he stares in the mirror. his face is fleshy, somehow misshapen, as if viewed through a wide angle lens.
he swallows a handful of aspirin and starts the shower. hot water only.
she was up before him. her side of the bed was made. her clothes from last night were folded and draped over the back of her chair. his clothes lay rumpled on the floor, a trail of breadcrumbs from the door to his pillow. one of his shoes is missing. he is still wearing one of his socks when he steps into the steaming shower.
when he walks into the kitchen a while later, she is polishing the silver. breakfast made, eaten and cleaned. half a pot of coffee waiting for him. he pours himself a cup, a little too nonchalant, missing the cup for a moment. he mops the coffee with a paper towel, adds a large amount of milk and sugar and makes his way over to the kitchen table.
she doesn’t look up, straining to remove a small blemish from the crotch of the fork’s tines.
it always makes him uncomfortable when she polishes the silver. it only happens on the morning after a bad night. like she is working to increase their net worth before she files the divorce papers.
he can hear the kids somewhere up stairs, starting to fight, changing their minds, and then shrieking with delight. it’s never quite so easy downstairs.
he could say he was sorry. but that’s like putting your chin out for the blow.
he could be honest. he could confess, well, what could he confess? he doesn’t remember much past dinner. they had been discussing british novelists and he made a passionate case for william trevor. someone had discounted him as ‘more of a short story writer’ and then, well, the details are lost. the night has become a mismatched set of disjointed scenes, spinning one around the other. a drunken kaleidoscope.
he doesn’t have a lot of options. this scene has been played out so many times. it never ends well. if only he could think of a means of retreat without actually having to engage. he’s just no match for her. especially not with a pounding headache, sour mouth, a growing nausea, while she is sharp. sharper than normal after inhaling an hour’s worth of silver polish.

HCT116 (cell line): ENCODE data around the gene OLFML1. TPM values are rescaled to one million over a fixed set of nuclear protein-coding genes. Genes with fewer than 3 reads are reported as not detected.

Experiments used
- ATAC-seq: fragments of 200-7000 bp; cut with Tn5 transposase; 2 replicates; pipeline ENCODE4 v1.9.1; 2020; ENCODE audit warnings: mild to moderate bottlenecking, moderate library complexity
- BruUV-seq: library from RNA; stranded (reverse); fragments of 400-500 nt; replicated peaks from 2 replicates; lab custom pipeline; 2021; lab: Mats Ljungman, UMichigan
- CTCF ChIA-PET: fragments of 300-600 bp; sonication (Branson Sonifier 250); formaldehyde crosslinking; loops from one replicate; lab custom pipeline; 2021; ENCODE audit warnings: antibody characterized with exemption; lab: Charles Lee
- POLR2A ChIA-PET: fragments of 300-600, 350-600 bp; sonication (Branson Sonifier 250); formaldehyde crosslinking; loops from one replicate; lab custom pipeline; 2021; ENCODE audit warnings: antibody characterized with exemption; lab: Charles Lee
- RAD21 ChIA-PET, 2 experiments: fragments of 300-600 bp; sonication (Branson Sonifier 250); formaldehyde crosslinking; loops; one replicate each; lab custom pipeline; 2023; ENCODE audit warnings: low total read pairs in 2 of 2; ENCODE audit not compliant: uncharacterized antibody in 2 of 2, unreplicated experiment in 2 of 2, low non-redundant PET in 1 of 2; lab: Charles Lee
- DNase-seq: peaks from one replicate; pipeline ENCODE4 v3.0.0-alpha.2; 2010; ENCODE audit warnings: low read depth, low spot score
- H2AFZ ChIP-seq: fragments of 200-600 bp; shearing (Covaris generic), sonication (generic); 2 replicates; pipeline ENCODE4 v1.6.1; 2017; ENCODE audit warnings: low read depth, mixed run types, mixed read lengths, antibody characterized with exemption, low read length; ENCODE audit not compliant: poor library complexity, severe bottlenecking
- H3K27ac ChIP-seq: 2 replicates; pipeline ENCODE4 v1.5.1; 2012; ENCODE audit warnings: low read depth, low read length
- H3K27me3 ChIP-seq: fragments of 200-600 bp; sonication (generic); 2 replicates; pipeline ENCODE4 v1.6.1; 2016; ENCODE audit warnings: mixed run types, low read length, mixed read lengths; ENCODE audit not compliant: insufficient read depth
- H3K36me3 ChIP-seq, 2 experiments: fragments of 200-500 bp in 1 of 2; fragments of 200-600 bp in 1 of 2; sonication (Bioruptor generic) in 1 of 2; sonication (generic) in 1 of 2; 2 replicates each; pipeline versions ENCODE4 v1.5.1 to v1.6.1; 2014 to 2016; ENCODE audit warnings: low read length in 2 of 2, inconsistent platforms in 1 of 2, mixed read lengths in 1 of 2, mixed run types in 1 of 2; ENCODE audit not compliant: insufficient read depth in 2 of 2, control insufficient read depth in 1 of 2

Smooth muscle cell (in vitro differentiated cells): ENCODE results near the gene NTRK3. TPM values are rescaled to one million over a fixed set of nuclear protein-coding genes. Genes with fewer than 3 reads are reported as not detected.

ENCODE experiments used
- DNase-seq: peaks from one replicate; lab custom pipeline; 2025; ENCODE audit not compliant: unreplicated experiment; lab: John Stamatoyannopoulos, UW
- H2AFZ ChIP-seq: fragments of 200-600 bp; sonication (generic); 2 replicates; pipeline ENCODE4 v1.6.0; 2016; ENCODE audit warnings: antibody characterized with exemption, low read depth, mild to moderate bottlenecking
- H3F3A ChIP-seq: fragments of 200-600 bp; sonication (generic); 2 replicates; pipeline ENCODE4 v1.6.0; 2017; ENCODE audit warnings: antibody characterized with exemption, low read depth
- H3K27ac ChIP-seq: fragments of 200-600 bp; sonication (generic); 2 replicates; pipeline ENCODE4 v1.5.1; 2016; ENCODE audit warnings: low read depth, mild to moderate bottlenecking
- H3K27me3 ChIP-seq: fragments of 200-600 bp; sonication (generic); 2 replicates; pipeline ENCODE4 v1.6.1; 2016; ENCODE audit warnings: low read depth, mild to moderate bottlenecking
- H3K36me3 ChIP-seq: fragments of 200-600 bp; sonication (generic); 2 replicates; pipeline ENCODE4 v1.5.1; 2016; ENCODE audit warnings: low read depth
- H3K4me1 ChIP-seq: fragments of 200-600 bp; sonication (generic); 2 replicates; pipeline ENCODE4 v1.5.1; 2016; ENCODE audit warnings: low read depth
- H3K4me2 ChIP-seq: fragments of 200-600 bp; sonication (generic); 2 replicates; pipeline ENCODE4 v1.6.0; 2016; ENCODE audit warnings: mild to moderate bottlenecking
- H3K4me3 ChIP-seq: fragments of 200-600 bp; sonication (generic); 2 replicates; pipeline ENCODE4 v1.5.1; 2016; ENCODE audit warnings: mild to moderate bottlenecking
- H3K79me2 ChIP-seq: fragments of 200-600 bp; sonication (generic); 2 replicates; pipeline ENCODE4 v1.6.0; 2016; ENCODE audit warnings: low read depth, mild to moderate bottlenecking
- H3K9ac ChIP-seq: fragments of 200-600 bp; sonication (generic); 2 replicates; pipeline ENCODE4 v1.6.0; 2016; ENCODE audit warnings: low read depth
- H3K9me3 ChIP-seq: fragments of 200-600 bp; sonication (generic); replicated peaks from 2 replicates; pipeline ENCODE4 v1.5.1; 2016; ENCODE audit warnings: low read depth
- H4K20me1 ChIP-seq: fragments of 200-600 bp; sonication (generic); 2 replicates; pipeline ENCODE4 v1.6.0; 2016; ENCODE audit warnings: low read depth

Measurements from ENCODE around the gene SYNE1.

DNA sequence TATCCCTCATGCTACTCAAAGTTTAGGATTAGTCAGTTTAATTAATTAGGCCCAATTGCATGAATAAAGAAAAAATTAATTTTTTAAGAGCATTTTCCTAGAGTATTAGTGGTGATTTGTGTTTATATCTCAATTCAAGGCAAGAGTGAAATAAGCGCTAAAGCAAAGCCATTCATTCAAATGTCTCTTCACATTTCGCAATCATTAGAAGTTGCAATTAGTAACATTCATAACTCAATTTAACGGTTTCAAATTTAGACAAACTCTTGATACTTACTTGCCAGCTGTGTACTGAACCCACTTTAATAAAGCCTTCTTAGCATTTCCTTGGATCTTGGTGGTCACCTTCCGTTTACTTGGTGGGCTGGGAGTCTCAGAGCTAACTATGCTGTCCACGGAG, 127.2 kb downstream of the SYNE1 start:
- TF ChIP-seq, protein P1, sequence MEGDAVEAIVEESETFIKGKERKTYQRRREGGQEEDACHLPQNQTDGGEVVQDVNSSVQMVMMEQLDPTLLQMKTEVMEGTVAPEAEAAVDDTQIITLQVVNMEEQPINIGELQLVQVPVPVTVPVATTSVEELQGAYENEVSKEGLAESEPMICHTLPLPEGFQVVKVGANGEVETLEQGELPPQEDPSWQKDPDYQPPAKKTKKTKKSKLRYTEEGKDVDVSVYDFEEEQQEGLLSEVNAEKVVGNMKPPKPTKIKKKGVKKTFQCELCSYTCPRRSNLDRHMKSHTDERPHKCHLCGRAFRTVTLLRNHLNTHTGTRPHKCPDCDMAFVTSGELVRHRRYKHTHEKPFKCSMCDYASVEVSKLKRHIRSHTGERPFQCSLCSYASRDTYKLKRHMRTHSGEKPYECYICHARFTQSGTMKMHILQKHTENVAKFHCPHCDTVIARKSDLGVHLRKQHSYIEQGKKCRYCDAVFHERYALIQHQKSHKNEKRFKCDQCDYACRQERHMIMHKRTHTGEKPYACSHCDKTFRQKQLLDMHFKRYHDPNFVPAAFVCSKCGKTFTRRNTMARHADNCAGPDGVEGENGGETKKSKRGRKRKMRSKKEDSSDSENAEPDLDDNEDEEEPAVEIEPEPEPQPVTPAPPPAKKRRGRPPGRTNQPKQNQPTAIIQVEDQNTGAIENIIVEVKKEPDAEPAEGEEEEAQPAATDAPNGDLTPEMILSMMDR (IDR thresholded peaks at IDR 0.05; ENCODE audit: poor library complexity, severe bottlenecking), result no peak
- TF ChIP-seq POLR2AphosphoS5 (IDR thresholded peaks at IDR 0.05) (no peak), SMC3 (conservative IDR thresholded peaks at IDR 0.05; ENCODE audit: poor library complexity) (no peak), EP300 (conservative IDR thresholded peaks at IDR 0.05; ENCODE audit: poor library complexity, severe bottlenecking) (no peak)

the dog trots in and heads toward him, sniffs his knee, yawns, and lays down at his feet.
he lifts his coffee cup to his mouth and his wife suddenly stops polishing and glares at him. he freezes, coffee in his mouth, hot coffee. should he continue and swallow? should he spit the coffee back in the cup? her look softens for just a moment before she goes back to her silver.
he swallows, places the cup back on the table. now he knows it’s bad. in that one moment she had betrayed herself. she’s definitely wounded.
he must have said something terrible.
he takes a deep breath, let’s it out slowly. he stands and walks over to the desk that sits in the corner of the room. he hunches over, grabs a pen, starts writing.
she looks up to see him at the table. for a moment her face looks hopeful.
he hasn’t written in months. since he lost his job at the junior college. he hasn’t picked up a book or written a line. nothing. it’s been killing him. it’s been killing them both. and the pitiful drunken scenes capping every evening they go out.
but he is writing, and after a while, he tears off the piece of paper and walks over to his wife, and with an earnest look he hands it to her.
she looks down at it.
it’s a check.
three hundred and fifty dollars.
“it’s all we can afford” he says.
she looks at him. at the check.
he’s paying her to let him walk out of the room.
there is a long silence. the basketball circling the rim on a free throw that could tie the game.
finally she folds the check in half.
and puts it in her pocket.
and picking up the silver salt shaker, she goes back to work. in silence.
he watches her. fascinated.
a few moments later, he heads back to the counter, pours himself another cup of coffee, milk, sugar.
the dog follows him downstairs.